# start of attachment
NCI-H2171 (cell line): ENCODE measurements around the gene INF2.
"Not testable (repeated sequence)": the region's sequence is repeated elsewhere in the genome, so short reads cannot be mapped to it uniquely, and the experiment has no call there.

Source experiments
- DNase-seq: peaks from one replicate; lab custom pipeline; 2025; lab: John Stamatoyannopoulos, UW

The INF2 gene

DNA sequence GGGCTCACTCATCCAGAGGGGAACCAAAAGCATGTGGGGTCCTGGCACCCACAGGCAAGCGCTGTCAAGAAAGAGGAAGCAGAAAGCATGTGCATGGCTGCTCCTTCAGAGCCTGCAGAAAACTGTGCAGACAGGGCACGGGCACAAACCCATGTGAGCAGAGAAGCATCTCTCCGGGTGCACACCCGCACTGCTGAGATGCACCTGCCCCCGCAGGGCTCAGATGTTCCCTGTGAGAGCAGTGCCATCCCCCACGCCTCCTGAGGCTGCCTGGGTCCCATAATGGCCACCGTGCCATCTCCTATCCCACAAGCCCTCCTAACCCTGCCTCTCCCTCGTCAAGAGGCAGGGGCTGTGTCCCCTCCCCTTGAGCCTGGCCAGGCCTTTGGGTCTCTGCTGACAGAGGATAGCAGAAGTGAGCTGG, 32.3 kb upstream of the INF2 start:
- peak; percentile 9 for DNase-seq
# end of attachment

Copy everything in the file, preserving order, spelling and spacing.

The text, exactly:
NCI-H2171 (cell line): ENCODE measurements around the gene INF2.
"Not testable (repeated sequence)": the region's sequence is repeated elsewhere in the genome, so short reads cannot be mapped to it uniquely, and the experiment has no call there.

Source experiments
- DNase-seq: peaks from one replicate; lab custom pipeline; 2025; lab: John Stamatoyannopoulos, UW

The INF2 gene

DNA sequence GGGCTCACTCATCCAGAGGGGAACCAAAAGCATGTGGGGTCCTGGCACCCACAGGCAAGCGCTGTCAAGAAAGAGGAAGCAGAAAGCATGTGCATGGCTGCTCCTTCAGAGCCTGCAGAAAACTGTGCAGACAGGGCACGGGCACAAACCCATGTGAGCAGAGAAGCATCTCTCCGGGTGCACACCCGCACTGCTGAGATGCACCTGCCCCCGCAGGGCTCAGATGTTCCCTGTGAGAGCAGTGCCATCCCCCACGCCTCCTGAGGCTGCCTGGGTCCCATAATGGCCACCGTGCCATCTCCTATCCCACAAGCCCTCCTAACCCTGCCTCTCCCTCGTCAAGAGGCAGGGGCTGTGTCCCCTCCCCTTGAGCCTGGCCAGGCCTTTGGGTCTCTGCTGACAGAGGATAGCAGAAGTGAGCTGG, 32.3 kb upstream of the INF2 start:
- peak; percentile 9 for DNase-seq